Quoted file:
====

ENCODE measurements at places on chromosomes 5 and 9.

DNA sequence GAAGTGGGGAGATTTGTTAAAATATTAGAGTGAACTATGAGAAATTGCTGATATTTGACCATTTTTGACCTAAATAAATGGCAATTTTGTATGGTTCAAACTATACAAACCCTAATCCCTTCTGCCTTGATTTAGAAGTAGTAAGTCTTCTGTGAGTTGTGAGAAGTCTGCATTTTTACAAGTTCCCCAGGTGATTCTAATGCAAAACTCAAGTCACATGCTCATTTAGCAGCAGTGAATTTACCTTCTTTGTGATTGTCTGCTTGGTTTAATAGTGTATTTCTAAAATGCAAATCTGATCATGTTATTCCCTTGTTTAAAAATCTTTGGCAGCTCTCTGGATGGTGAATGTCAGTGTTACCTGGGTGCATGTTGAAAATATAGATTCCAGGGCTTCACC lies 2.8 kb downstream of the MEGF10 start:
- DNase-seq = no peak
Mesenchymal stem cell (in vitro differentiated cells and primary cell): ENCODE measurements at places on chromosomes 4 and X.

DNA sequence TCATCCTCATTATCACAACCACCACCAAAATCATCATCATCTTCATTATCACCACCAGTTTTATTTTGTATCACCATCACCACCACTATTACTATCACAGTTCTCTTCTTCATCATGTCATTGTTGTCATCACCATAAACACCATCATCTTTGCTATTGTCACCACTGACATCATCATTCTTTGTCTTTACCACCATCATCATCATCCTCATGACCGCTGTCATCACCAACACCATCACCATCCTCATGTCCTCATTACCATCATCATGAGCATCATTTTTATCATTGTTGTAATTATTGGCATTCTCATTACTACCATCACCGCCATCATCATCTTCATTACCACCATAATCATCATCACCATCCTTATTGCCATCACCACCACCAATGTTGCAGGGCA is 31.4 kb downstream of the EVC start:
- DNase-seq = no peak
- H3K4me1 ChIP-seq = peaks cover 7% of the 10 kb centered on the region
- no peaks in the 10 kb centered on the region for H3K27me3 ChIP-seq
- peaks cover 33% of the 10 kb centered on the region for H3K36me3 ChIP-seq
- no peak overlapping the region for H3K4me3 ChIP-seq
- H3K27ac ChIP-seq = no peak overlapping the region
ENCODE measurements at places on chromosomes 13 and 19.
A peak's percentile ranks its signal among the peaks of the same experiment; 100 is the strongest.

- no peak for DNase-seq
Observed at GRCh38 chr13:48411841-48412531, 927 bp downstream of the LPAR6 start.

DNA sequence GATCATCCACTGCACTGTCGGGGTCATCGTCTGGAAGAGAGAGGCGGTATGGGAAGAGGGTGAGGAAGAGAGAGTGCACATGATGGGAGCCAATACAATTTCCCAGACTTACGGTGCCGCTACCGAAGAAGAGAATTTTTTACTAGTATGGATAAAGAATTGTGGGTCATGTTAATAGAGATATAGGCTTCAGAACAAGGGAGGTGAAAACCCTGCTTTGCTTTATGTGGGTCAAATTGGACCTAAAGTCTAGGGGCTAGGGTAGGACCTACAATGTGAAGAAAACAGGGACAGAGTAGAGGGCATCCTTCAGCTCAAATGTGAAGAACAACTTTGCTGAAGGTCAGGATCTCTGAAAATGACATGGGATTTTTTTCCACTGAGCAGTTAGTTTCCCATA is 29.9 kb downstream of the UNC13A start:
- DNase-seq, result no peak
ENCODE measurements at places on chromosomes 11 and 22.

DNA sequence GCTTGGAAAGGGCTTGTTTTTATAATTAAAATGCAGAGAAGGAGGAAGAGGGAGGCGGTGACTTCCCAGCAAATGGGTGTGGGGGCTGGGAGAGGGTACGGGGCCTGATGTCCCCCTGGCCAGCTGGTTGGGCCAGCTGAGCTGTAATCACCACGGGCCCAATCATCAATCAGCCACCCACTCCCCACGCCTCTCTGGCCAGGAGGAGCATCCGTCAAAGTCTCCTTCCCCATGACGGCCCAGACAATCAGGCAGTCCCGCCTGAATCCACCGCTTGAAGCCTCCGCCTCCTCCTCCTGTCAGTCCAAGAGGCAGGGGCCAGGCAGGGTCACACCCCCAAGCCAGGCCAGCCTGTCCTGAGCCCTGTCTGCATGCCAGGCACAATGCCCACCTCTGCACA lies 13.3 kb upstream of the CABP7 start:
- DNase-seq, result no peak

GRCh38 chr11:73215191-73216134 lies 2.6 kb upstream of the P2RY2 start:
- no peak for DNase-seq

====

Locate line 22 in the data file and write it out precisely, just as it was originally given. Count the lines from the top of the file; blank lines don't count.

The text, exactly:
- no peak for DNase-seq